Junot Diaz – The Brief Wondrous Life Of Oscar Wao

02Jan10

The Brief Wondrous Life Of Oscar Wao won the Pultizer Prize for Fiction in 2008. The protagonist, Oscar, is an overweight American boy (with Dominican roots), who aspires to be the next Tolkien. His interests include writing passionately, role-playing games, comic books, sci-fi and fantasy, and of course, women. However, one bad experience with his first love meant his adolescent nerdliness vaporising any iota of a chance he had for young love. He lives in New Jersey with his demanding difficult-to-please mother, Belicia, and his rebellious punk sister, Lola. 

While the protagonist of this book is Oscar, it’s narrated by Yunior – Oscar’s roommate from college, as well as a love interest of Lola. Also, this is not a book about “the brief wondrous life of Oscar Wao” – instead, it’s an epic story of the curse (fukú) that Oscar’s family has been subject to, for the past two generations, in the hands of Trujillo, a dictator in the Dominican Republic in the mid-1900s.

This is a book rich in history, cultural references and social comparisons.

That’s white people for you. They lose a cat and it’s an all-points bulletin, but we Dominicans, we lose a daughter and we might not even cancel our appointment at the salon.

We learn of the hardships the family has faced, the co-incidental misfortunes that have befallen each of the members, the lucklessness and hopelessness that seems to embrace all the characters, and how everything is ascribed to fukú – its only counterspell being zafa – which, the narrator admits, that the book might be.

I wonder if this book ain’t a zafa of sorts. My very own counterspell.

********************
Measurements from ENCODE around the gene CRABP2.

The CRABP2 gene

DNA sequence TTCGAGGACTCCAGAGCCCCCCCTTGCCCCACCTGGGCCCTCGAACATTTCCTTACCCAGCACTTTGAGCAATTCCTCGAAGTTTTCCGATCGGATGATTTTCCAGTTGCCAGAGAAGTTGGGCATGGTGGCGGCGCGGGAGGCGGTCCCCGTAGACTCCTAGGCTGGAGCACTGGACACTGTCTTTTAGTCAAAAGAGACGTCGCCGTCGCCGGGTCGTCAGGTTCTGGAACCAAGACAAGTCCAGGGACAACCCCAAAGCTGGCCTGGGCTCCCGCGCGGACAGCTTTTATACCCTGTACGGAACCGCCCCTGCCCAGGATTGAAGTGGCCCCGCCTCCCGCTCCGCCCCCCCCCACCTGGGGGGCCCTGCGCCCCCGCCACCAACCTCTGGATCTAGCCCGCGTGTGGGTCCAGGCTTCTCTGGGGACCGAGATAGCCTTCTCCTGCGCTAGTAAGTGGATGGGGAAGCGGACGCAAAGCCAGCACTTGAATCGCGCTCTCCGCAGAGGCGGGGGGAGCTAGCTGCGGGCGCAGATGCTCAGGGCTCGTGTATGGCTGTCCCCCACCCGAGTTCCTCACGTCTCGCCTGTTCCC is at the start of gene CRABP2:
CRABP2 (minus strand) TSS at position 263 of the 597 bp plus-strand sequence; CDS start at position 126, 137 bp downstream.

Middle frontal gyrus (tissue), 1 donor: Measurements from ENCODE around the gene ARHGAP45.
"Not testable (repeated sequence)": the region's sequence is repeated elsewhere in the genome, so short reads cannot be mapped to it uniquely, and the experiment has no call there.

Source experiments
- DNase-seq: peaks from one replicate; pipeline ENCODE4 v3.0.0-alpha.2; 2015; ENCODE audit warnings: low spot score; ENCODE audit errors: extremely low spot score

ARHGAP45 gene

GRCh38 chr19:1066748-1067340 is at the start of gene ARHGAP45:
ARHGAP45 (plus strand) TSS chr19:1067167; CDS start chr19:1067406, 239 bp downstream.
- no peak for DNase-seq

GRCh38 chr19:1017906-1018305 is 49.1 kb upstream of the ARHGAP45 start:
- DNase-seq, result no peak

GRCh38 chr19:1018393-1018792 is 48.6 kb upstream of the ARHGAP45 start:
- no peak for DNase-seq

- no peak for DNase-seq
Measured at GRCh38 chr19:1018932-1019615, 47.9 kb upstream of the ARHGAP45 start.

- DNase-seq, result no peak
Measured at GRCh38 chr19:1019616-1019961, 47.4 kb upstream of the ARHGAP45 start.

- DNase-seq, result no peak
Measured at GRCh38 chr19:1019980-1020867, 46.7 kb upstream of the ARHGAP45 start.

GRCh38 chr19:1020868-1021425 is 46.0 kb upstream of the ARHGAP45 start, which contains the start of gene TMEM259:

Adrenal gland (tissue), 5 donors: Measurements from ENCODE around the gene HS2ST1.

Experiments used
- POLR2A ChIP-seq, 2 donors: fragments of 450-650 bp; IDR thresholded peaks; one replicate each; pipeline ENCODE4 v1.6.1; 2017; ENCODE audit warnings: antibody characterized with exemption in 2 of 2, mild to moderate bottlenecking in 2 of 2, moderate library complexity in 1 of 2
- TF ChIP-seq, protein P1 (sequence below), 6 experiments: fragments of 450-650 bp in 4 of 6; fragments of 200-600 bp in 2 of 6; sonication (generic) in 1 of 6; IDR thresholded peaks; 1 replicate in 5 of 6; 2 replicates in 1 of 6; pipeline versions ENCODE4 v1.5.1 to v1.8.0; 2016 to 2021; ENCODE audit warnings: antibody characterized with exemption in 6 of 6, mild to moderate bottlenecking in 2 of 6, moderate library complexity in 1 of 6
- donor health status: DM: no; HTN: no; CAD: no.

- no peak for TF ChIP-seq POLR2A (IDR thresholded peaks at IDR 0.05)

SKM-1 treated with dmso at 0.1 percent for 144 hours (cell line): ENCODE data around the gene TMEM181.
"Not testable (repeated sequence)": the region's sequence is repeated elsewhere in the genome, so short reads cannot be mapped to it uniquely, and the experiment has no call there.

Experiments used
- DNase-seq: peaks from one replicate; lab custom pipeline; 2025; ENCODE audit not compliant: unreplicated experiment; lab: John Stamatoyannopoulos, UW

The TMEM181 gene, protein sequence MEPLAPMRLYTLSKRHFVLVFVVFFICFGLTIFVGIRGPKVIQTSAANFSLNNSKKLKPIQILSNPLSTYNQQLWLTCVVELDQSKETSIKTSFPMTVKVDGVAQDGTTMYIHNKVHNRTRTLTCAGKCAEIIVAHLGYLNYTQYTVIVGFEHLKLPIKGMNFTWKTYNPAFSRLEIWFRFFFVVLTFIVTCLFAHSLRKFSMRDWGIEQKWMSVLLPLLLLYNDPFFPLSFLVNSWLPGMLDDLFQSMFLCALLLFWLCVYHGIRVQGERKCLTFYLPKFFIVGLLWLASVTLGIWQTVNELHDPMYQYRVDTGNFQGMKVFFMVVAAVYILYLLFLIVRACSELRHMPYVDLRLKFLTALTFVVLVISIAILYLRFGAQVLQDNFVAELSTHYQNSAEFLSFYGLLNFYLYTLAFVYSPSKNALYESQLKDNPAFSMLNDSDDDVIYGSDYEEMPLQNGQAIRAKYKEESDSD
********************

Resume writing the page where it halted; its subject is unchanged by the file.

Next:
More importantly, the book is an insight into the harsh rule of Trujillo, a man who

took your wife houses, your properties, put your pops and your moms in jail. Well, it was because he wanted to f- the beautiful daughter of the house. And your family wouldn’t let him!

So, despite the fukú that Oscar is under, the past overshadows his present, and the importance of the migration to the States, as well as the hardships his mother has undergone is the predominant story. Oscar’s presence, in the grand scheme of things, is “brief” and debatably “wondrous”.

Yunior (the narrator) speaks (writes) in colloquial english, with Dominican words and phrases scattered throughout the narrative. All the historical references are accompanied with footnotes, to give context to the events that occur, and this makes the book more real, more interesting, and ultimately, more thought-provoking. I don’t know much about Dominican history, and I haven’t read any book about DR before. Reading this book has actually been an informative and enriching experience. Dare I say, even wondrous?

The only problem I had with the book was some of the Dominican phrases/words that were left unexplained. I could more-or-less guess what was being said, but, in some cases, I wasn’t sure at all. Additional footnotes might have been handy there, if including those references in the main text would break the flow.

Rating: B

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18 Responses to “Junot Diaz – The Brief Wondrous Life Of Oscar Wao”

  1. I’ve only just read this book as well, and as you’ve put it, the Spanglish was rather ‘in the way’ of an otherwise very enjoyable and thought-provoking book. I did manage to find a webpage (link HERE) that had most of the annotations I needed.

    I like that quote you pulled about losing cats and daughters. I had to laugh when I read that sentence. It’s sadly true, but just ironically funny, in a sarcastic sort of way.

    I had a little trouble when I was writing a post on my thoughts about this book. Sort of didn’t quite know what to say. I think you’ve done a good job here. =)

    • Ah cool – as I was mostly reading on the tube, I didn’t have much opportunity to double-check everything that was being said. I just guessed most of it, and figured I’m about half-way right!

      Thanks:)

  2. 3 historyofshe